Karl-Anthony Towns certainly came to play – he scored 22 points, pulled down 16 rebounds, blocked 5 shots, and was a plus-2; every other starter had a double-digit negative plus-minus. Wiggins had a 16-5-3 line, but was a game-worst minus-31. Jeff Teague had some problems throwing entry passes again (such an odd thing) and the offense sure seemed to function much more smoothly when he was off the court. Taj was quiet. Jimmy Butler had 23 points, 4 rebounds and 2 steals, but couldn’t work his usual magic to get the Wolves within striking distance to make it a game.

Nemanja Bjelica had a very nice stretch early in the 2nd quarter, including this nifty steal, fastbreak and dish to Tyus Jones for a corner three:

He wound up with 5 points, 2 rebounds and 4 assists… but he played just 7 minutes, and just 2:46 in the second half of the game. Bjelica did have a pair of bad plays at the end of his first stint (a turnover, followed up by getting his next shot attempt blocked) but it still would’ve been nice to see him for a lot longer than he was out there. He at least fit the style of play the game eventually took on.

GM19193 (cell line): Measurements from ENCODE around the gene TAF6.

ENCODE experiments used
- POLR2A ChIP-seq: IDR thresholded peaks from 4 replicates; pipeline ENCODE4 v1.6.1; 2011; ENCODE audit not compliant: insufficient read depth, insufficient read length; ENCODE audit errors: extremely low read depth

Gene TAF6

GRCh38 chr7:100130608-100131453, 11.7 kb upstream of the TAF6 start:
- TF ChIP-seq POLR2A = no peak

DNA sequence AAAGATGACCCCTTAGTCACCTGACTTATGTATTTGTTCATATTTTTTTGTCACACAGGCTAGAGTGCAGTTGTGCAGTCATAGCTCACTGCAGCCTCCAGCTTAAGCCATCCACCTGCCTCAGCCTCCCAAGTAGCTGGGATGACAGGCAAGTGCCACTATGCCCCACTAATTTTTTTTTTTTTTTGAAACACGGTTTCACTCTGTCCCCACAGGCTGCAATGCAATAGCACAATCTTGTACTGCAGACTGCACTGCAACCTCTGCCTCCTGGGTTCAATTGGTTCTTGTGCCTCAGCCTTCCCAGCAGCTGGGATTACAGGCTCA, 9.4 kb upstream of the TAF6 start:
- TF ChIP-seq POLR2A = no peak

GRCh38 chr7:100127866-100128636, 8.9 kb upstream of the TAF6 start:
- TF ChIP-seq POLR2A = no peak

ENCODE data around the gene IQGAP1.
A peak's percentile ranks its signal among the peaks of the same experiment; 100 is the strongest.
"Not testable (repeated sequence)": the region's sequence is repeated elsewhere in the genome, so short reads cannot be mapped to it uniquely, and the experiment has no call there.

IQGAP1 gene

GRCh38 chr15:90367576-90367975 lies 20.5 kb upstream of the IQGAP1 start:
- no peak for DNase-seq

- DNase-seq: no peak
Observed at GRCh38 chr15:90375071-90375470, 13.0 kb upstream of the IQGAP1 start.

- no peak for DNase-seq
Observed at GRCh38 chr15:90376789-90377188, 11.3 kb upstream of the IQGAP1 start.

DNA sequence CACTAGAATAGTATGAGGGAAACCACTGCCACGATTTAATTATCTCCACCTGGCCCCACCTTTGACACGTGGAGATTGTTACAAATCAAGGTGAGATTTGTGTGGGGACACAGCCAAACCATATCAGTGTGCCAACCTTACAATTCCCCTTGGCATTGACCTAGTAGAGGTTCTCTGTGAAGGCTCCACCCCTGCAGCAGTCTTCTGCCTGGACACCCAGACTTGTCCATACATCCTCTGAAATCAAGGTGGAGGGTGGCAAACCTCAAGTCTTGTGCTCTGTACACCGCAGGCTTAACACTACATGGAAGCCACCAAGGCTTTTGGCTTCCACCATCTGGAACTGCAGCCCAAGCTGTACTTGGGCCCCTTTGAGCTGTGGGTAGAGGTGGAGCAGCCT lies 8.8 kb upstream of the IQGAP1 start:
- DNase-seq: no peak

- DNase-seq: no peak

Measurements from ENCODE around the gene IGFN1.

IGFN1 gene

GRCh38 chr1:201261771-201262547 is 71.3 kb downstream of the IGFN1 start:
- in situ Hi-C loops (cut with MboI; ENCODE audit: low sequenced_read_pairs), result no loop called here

The Wolves are now 29-18 and will head home to take on the Toronto Raptors Sunday at the Target Center.

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6 thoughts on “Rockets 116, Timberwolves 98: A melancholy melody is the place I belong

  1. I was not always able to avoid major distractions while watching this one, so correct me if I’m wrong, but…

    I really wanted to show up for this one… against a tough opponent, who I dislike, on national TV with Charles and Shaq judging us. As a team we didn’t show up. KAT stood out personally as a guy who gave it his all and was pretty effective. Jimmy brought major effort as usual, but leaning so heavily on free throws for his offense was a problem. In field goal land he just wasn’t that effective and his D was a little disappointing (based on high standards we have for him).